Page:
Ethanol Mandates Plague Developing Countries With Rising Food Prices

By:  Brian Koenig
Ethanol Mandates Plague Developing Countries With Rising Food Prices

The expanding use of ethanol in U.S. oil production, prompted by government mandates that require the use of biofuel in gasoline, is escalating the price of corn while plaguing poor countries with rising food prices. Critics worldwide are now questioning the federal government’s ethanol mandates, as the use of American-produced corn for biofuel has added more than $6.5 billion to the food import bills of developing countries, particularly in North Africa and Central America.

A new report published by anti-poverty group ActionAid USA, entitled Fueling the Food Crisis: The Cost of Developing Countries of U.S. Corn Ethanol Expansion, indicates that federal requirements that mandate the inclusion of ethanol in gasoline have imposed a significant burden on corn-importing countries.

The quantity of U.S. maize that goes into producing ethanol equals a sizable 15 percent of global corn production, which in turn has inflated food prices throughout the world. ActionAid’s analysis expounds on a working paper from the Global Development and Environment Institute (GDAE) at Tufts University in Massachusetts. "Higher corn prices have had a direct impact on the food-import bills of developing countries, many of which have become heavily dependent on outside sources of basic food commodities in the last 25 years," the GDAE study reports. Among other findings the paper highlights:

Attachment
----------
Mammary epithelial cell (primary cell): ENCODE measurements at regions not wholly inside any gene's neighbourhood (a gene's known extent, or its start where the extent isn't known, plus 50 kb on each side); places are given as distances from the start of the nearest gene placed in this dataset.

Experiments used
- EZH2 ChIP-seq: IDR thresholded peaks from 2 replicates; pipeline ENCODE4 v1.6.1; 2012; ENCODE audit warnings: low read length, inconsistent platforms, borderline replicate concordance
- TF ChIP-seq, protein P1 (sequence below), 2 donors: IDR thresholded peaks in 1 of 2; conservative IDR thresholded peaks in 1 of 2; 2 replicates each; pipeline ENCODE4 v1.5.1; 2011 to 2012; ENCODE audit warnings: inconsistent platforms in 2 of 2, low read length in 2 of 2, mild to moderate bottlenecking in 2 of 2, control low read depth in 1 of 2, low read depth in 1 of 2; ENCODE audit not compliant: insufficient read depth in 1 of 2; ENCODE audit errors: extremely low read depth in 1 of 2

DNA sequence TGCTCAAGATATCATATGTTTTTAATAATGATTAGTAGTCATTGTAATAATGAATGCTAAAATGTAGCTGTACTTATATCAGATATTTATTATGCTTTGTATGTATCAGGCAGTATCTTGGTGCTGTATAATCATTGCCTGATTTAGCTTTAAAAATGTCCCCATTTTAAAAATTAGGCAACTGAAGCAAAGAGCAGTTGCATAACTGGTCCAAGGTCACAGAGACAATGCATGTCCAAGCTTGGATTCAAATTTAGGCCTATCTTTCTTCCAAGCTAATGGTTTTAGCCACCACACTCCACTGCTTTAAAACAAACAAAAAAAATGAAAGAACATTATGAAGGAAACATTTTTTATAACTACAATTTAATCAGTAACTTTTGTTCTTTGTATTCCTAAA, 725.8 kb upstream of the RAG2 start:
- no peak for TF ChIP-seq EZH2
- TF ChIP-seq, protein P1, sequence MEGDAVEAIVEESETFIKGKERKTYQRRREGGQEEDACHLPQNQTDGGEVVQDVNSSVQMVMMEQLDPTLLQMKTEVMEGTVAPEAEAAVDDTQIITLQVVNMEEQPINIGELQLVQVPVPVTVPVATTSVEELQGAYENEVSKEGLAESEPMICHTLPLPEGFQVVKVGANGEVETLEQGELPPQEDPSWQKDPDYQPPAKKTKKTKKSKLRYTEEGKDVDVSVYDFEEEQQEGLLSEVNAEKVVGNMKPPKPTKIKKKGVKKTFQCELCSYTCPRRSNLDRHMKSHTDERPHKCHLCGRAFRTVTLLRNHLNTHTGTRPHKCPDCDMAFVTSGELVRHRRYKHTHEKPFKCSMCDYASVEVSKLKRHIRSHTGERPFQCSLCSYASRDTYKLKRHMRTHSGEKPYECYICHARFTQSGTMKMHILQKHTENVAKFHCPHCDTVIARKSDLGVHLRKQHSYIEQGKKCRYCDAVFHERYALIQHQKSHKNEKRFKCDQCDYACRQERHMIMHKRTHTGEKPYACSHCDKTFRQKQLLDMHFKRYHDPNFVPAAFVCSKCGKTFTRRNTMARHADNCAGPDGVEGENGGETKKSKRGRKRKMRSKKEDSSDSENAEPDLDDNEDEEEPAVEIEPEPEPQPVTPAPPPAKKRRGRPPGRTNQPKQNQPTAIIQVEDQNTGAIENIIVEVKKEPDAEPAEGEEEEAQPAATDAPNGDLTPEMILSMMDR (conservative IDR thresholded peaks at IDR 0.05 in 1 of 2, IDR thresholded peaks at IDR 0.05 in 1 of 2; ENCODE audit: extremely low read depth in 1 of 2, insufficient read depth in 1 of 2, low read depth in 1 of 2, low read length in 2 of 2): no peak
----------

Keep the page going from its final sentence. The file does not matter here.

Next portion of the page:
• Net Food Importing Developing Countries, among the most vulnerable to food price increases, incurred ethanol-related costs of $2.1 billion.

• Thirteen developing countries incurred per-capita impacts greater than Mexico’s, and they include a wide spectrum of large and small countries from all regions of the developing world — Colombia, Malaysia, Botswana, Syria.

• North African countries saw large impacts, with $1.4 billion in ethanol-related import costs, led by Egypt ($679 million). Other countries experiencing social unrest — Tunisia, Libya, Syria, Iran, Yemen — also suffered high impacts, highlighting the link between rising food prices and political instability.

• Central American countries felt impacts nearly those of Mexico, scaled to population. The region has seen its dependence on food imports rise over the last 20 years, and corn imports cost an extra $368 million from 2006-11 due to U.S. ethanol expansion. Guatemala saw the largest impacts, with $91 million in related costs.

• Latin American partners to trade agreements with the United States saw high costs, as import-dependence grows. The six-year ethanol-related cost of corn imports was $2.4 billion for Latin American nations involved in NAFTA, CAFTA-DR, and the bilateral agreements with Panama, Colombia, Peru, and Chile.

The GDAE study overlaps ActionAid’s report in that U.S. government mandates on ethanol, which have contributed largely to rising food prices, are a severe and undue burden on impoverished nations.

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